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The news of a New Zealand river being granted legal personhood by its Parliament was as widely shared in the #socialmedia as it was treated with a sense of subdued wonder. But, at least it wasn’t scoffed at. The river is called Whanganui. And it is now legally a PERSON – as in, it has the same rights as those of a New Zealand citizen. Apparently, this battle for Whanganui’s rights is 160 years old and New Zealand’s native people, the Maori, who fought it, sang the traditional waita folk song to celebrate this win. A personhood for Whanganui isn’t just about solving a legal tangle, it’s about identity, ecology, and human history above all else. It’s also about something else: Confluence of Maori heritage with ancient Hindu (Indian) heritage and cultural history. According to the article, the local Maori people have always recognized the Whanganui ― which they call Te Awa Tupua ― as “kin” and an “indivisible and living whole”. They view their own health as inextricably linked to the health of the river. There’s even a Maori saying that says: “I am the river and the river is me.” Indians still call the river Ganga, fashionably contorted in English as The Ganges, Ganga Maiya or Maa Ganga. Maiya and Maa both words mean ‘mother’. Ganga maiya also has very many mythological stories about her. She finds a mention in the Rig Veda, the oldest of ancient Indian scriptures. She is also the holiest, purest, and most sacred of India’s rivers. Ganga isn’t alone in her personhood and her divinity. She is joined in confluence by Yamuna and Saraswati, all three of whom merge into one another at the beautiful Triveni sangam (confluence of three rivers) at Prayag (meaning confluence, also a way of referring to Allahabad, a major city in Uttar Pradesh) in Allahabad. Whanganui’s personhood entitles her to ‘$80 million in damages as well as $30 million to improve the new “person’s” health and $1 million to set up a framework to represent the river’s interests’ (link to the HuffPost article). Her interests will now be represented in court by two guardians from the indigenous Maori community. While the modern New Zealand embraces its ancient culture despite its modernity, modern India has tried its utmost and continues to distance itself from that very culture that makes it great. As Indians, we need to keep in mind that when Ganga was Ganga maiya and not The Ganges, pollution and dams were not routine. That for us too ‘I am the river and the river is me’ was as true and pure as the life-giving powers of Ganga’s waters. But, all went downhill when Ganga Maiya became The Ganges, and commission after commission has failed to stem its decline into a highly polluted water body. If we want to become a modern country, we should do it on our own terms – by reclaiming our cultural identity. Our ancient cultures have survived because we learnt to live WITH our surrounding environment and ecology, rather than exploiting it. Whanganui’s legal personhood resurrects the need for this approach in our modern societies. Our emotional involvement with our environment is what makes us truly human, not the cutting off of it. Yes, we think rationally but our motivations have to come from a place of feeling and not logic. The sooner we realise this as Indians, the better it will be for our generations to come. Let us accept and embrace who we are as a people. Let others not guilt us into mocking our own cultural identity that made us valuable enough for them to come and ransack, loot, pillage, and rule us for control over what we had once built. Let’s join in the spirit of the Maori today…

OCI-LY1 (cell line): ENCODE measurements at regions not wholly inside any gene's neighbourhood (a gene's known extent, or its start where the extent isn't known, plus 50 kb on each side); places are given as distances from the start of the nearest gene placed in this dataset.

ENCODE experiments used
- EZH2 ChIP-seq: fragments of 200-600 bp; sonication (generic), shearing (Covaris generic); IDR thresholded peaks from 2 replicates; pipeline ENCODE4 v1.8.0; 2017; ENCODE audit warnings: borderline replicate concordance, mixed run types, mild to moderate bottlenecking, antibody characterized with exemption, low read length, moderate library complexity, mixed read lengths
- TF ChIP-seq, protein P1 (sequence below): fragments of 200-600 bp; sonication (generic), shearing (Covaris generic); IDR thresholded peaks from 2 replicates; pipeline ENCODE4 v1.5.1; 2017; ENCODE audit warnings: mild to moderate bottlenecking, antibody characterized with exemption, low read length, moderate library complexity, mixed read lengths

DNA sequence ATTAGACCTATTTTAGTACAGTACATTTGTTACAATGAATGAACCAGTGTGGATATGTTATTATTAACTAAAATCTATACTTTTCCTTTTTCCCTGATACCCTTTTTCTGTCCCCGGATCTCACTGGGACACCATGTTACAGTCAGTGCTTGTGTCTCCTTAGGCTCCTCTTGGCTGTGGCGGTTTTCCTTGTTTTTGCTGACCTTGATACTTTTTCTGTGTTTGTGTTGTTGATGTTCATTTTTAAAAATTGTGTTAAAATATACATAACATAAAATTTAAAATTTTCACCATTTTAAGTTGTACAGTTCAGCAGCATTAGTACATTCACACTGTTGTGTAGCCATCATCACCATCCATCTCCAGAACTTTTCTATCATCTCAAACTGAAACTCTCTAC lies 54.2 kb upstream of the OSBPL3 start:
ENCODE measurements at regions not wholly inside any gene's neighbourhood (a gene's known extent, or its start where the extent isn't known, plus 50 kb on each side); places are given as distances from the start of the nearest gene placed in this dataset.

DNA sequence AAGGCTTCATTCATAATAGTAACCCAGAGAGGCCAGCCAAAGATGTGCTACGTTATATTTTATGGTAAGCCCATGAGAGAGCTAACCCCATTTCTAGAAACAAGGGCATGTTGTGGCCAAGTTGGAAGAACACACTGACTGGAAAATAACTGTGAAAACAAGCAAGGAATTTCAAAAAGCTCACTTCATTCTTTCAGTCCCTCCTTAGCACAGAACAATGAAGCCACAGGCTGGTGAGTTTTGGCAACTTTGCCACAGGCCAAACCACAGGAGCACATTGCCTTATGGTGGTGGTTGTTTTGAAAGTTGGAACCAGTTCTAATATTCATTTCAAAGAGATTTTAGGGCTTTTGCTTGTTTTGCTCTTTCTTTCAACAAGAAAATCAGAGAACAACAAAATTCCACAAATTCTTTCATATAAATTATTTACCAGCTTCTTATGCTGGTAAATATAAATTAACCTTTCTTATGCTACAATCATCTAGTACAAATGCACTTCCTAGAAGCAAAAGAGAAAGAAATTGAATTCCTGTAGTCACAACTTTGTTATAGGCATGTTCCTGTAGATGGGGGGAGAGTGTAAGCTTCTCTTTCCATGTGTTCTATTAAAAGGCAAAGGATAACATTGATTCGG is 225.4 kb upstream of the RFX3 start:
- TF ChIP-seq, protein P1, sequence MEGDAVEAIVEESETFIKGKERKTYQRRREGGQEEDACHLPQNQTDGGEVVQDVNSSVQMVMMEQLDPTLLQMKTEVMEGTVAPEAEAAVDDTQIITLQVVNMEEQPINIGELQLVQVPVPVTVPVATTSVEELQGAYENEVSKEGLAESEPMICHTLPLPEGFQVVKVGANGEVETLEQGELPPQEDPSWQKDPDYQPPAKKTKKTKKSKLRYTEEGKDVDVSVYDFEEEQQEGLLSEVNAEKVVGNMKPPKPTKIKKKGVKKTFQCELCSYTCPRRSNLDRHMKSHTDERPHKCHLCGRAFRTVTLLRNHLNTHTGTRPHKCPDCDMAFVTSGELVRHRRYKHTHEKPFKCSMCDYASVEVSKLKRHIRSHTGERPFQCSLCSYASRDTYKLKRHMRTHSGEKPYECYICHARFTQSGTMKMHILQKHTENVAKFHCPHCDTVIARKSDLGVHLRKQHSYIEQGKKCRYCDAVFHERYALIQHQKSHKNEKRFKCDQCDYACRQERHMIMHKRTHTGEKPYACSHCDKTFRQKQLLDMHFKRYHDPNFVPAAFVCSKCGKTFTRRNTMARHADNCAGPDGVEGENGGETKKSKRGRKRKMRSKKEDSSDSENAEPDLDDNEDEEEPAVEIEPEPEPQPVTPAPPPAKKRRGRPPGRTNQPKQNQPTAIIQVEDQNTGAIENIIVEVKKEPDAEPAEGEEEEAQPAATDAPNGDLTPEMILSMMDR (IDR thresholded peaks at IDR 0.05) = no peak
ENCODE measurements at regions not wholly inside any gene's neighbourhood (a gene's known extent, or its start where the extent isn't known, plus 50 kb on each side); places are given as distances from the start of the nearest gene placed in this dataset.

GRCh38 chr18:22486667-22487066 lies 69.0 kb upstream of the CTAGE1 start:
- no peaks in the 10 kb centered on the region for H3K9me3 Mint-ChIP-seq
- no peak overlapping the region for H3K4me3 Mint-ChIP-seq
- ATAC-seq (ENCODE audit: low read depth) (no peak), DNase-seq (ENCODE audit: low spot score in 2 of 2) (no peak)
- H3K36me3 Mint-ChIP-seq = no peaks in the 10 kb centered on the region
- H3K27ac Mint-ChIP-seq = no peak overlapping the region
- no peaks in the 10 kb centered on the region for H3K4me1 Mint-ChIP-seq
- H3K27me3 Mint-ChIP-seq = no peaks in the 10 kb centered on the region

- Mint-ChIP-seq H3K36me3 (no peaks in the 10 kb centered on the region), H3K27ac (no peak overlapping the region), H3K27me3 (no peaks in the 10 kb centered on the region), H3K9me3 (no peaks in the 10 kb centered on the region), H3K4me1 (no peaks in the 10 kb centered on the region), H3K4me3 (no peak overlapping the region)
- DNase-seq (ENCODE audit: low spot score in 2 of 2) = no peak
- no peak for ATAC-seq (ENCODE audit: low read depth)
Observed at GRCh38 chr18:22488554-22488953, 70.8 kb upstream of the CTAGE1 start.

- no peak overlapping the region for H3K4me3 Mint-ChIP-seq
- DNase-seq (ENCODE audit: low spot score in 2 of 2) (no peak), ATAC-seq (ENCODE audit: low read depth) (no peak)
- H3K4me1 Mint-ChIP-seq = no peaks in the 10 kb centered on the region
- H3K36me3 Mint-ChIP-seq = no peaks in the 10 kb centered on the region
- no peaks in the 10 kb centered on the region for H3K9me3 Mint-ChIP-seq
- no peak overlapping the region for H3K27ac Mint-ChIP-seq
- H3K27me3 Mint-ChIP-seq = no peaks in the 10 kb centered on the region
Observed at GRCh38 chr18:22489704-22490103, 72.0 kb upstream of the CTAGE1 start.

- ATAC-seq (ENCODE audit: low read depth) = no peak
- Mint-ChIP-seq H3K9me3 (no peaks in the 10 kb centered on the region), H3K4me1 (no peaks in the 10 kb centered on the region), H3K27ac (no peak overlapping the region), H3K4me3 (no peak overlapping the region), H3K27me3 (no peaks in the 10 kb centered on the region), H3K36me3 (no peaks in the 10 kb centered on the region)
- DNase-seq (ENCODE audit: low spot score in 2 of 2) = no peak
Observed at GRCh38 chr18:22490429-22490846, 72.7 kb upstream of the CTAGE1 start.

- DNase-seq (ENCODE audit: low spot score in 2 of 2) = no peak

Har Har Mahadev!